“Photography is the easiest medium with which to be merely competent. Almost anybody can be competent. It’s the hardest medium in which to have some sort of personal vision and to have a signature style.”~Chuck Close
If you give a 4th grader a trumpet at the beginning of the school year, by Christmastime she will be playing in the holiday concert. It’s easy to go from nothing to something in art. In September when 7th grade began, Joey couldn’t play the saxophone, and in December he can. Well, he can play some things–a handful of holiday tunes. Perhaps not well, or with nuance, or signature style, but competent for what the middle school Christmas show requires of him.
If you ever wanted to play the piano, the ukulele, the guitar, it’s really quite easy to go from nothing to something. You can easily learn three chords and play a lot of pop songs. Going from something to something good is difficult. To something great is astronomically challenging. Something unique is a long shot you’ll ever get there.
When it comes to music, think Prince, Bob Dylan, Freddy Mercury, Paul McCartney, Chrissy Hynde, these are performers with an instantly-recognizable musical sound. How about Mark Knoffler’s guitar (Dire Straits)? Or as it’s played by B.B. King, Eddie Van Halen, Jimmy Page (Led Zeppelin), Stevie Ray Vaughan, Chuck Berry, Brian May (Queen), David Gilmour (Pink Floyd).
It’s true in painting. Think Andy Warhol, Jackson Pollack, Edouard Manet, Jean-Michel Basquiat, Vincent van Gogh, Salvador Dali, Edward Hopper, Claude Monet, Keith Haring, all very distinctive in their styles.
It also goes for photography–Richard Avedon, Elliott Erwitt, Henri Cartier-Bresson, Mary Ellen Mark, Annie Leibovitz, Robert Frank, Weegee, Stephen Shore, Garry Winogrand, Cindy Sherman.
Every example depicts a musical, painting or photography style that you can hear or see without playing the album, without looking up their work.
In regards to Chuck Close’s quote, there are a lot of people I see who post photographs online or to Instagram who are competent with a camera. They make a well-exposed image. Those pictures may lack in composition and it may be obvious the photographer doesn’t understand lighting or notice a distracting background or hasn’t developed a sense for editing, but for the most part the image is in focus and properly exposed.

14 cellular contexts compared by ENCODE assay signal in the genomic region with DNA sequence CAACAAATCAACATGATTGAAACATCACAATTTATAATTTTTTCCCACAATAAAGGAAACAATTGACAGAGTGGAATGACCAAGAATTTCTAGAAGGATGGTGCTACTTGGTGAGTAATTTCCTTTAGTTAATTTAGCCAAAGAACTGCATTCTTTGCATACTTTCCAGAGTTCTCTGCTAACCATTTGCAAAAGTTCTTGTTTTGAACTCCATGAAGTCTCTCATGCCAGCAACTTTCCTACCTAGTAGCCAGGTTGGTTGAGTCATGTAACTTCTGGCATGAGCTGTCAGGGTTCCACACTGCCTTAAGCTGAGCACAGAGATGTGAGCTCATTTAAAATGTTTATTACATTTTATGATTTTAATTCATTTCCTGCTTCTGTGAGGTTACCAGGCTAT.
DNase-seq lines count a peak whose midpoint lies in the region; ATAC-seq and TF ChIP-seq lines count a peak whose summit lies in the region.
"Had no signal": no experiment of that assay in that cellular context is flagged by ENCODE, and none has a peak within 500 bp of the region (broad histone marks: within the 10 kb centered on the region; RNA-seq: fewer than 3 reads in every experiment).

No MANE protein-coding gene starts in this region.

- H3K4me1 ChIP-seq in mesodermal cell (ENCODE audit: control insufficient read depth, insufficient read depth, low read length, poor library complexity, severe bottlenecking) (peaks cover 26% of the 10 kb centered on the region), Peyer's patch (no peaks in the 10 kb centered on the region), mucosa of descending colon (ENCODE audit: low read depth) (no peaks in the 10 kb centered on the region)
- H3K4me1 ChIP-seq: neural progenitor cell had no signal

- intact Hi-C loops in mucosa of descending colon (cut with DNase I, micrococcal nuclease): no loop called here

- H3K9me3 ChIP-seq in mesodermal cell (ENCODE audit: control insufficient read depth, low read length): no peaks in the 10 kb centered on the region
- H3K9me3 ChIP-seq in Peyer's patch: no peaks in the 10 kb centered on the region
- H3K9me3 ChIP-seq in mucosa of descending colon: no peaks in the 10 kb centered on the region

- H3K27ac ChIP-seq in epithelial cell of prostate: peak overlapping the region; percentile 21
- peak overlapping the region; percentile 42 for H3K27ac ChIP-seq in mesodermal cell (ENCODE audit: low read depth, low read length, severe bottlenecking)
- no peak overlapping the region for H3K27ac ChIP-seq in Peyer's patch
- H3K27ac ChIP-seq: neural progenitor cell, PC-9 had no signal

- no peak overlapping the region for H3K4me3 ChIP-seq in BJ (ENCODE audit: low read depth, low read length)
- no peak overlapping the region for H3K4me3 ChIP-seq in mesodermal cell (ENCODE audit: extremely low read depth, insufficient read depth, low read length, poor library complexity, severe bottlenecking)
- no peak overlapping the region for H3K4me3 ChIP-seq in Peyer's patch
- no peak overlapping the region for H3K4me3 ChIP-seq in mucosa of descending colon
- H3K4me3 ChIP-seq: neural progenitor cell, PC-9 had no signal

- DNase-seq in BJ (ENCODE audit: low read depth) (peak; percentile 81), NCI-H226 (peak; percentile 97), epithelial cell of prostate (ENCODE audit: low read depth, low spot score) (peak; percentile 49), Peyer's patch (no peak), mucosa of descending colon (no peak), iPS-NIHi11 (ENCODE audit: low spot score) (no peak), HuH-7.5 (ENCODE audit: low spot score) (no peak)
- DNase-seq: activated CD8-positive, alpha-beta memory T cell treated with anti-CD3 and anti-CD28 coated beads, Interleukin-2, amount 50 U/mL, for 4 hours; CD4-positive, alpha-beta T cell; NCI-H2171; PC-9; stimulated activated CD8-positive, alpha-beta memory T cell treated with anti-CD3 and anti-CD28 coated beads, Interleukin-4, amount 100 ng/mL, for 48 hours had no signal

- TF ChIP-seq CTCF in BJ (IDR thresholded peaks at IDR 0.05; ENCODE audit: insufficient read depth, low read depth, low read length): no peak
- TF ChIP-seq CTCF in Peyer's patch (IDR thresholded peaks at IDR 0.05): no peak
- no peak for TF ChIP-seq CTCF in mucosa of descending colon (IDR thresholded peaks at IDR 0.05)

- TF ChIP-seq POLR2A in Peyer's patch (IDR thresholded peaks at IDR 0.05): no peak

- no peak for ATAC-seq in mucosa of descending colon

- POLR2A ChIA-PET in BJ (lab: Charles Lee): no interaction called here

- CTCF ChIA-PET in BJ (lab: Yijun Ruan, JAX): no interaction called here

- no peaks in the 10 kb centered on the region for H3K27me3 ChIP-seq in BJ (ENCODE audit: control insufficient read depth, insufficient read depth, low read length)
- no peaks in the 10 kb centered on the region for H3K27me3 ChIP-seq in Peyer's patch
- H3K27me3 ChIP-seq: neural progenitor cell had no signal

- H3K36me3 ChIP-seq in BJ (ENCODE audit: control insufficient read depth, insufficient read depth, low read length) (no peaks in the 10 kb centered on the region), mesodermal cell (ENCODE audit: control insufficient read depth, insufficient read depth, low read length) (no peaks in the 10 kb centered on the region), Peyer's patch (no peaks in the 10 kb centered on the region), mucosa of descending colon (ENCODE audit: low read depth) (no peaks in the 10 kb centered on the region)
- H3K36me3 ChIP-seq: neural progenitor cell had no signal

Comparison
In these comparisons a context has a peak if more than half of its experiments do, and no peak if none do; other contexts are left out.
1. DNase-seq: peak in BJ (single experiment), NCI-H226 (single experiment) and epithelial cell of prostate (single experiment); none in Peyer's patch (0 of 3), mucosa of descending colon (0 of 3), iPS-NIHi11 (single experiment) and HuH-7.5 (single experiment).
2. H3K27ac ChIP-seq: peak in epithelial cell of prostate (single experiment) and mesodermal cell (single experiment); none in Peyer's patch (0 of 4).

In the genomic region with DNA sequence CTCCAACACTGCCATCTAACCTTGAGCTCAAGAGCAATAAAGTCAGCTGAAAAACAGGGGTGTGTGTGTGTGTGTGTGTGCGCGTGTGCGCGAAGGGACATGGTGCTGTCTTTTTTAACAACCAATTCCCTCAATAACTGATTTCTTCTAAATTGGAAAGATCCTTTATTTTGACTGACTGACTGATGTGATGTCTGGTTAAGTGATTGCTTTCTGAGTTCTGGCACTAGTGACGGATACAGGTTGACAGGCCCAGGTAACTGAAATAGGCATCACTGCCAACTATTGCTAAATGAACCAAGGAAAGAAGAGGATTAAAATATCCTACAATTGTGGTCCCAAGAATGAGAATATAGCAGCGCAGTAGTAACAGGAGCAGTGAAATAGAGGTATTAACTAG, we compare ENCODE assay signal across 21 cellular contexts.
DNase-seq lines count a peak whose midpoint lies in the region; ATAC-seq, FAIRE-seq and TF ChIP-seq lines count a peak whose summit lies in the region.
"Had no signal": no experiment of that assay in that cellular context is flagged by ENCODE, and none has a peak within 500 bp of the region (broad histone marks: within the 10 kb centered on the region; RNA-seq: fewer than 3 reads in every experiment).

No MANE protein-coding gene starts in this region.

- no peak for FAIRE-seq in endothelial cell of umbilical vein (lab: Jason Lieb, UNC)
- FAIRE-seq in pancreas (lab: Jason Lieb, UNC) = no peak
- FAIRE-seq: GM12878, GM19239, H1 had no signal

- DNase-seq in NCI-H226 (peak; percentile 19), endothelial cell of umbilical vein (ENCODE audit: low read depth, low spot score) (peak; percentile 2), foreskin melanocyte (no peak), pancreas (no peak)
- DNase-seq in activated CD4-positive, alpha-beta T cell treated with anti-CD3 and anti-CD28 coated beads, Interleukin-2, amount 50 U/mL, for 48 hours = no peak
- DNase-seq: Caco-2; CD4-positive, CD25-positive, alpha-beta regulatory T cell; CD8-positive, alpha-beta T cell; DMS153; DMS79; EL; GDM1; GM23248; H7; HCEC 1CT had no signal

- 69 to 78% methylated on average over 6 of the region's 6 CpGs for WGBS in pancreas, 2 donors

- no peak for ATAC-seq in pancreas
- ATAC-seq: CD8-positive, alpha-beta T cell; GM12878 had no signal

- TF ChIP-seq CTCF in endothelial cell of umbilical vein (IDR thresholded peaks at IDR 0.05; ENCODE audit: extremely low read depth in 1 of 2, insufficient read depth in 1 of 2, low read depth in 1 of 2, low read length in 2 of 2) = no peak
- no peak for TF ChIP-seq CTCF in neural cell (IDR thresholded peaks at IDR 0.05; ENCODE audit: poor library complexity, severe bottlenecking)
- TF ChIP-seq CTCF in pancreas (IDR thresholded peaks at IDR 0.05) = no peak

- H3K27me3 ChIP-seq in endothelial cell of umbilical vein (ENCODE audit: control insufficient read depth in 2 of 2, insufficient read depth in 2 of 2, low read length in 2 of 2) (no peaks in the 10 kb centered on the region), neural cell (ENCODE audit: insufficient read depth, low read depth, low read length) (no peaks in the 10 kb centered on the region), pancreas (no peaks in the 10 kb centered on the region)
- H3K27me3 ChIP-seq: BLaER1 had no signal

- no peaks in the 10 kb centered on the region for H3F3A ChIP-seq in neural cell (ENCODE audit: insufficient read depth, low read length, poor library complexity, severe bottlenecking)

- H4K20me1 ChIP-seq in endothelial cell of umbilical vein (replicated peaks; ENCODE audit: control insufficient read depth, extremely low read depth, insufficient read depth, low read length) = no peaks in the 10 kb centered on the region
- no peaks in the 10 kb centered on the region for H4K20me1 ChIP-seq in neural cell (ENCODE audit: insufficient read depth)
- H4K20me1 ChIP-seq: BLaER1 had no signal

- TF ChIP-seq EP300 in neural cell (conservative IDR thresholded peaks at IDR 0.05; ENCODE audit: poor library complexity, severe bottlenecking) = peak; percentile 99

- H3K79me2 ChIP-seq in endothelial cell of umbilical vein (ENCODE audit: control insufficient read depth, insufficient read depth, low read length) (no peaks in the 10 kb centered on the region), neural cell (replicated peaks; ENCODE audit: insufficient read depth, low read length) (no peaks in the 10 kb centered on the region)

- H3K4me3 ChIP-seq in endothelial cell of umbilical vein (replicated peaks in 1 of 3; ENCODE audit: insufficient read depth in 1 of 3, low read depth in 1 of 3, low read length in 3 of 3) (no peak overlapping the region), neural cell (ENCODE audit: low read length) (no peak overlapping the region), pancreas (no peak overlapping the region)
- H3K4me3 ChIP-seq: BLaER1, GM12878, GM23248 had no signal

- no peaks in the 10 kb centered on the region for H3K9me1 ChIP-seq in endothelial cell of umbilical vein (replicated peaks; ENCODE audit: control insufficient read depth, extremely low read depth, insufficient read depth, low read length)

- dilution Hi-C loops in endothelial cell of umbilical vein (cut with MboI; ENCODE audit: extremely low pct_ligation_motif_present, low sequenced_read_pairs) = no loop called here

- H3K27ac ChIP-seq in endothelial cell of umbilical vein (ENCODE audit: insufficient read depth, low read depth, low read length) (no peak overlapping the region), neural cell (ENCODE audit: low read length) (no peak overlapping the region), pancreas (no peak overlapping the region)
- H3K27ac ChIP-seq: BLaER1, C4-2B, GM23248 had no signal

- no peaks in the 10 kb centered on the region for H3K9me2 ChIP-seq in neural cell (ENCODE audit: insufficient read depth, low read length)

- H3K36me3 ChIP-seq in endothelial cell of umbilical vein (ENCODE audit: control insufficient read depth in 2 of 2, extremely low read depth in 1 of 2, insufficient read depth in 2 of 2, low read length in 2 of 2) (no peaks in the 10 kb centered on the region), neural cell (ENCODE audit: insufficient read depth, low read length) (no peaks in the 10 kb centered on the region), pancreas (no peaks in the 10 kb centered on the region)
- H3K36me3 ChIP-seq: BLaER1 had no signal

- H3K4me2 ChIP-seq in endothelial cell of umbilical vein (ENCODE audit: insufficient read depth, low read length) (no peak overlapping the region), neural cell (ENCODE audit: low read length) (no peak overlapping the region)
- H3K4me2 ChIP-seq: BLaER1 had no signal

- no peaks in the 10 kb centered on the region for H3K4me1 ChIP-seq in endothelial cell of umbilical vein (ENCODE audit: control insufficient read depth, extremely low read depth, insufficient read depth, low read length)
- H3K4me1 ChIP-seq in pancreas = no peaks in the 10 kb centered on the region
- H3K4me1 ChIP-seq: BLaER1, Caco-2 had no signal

They’re competent. They’re at the start of their hobby, the easy part going from nothing to something.
My concern is when I see these photographers offering to teach workshops, advertising their own Master Class when actually they just picked up the camera for the first time two years ago. Really? “Are you sure you’re qualified?” is what I want to ask them. “Do you really have the knowledge to teach? And what proficiency will your students take from your instruction?”
I’ve heard that the most money (some say only money) to be made in photography nowadays is teaching other people who want to be a photographer, so putting on a teacher hat makes sense for generating income. But it’s the strongest marketers who will get the students, fill the YouTube channels and get the most followers, not necessarily the best instructors or photographers.
I’ve known people who received a camera for a Christmas present and by the following summer they were hanging out their shingle saying they’re a professional photographer. They quickly went from nothing to something, but to my eye, they haven’t yet achieved something good. Which is understandable and not to be expected as that takes time and they are only 6-months into their new hobby. Still, they’re listed in the photographer directory along with the rest of the pros, regardless of their experience level–Google makes no distinction.
What does it even mean to make your living as a professional photographer? My view is it’s mostly a business job, and a bit of photography, not the other way around. I always say to young people who ask about being a working photographer, “Are you a good businessperson? You’ll spend more time marketing your work, connecting with clients, assembling bid proposals and writing contracts, than photographing.”
You have to be an amazing business person to make it in this business. Being a smart business person might be more important even than your beyond competent, something good photography skill, sad to say.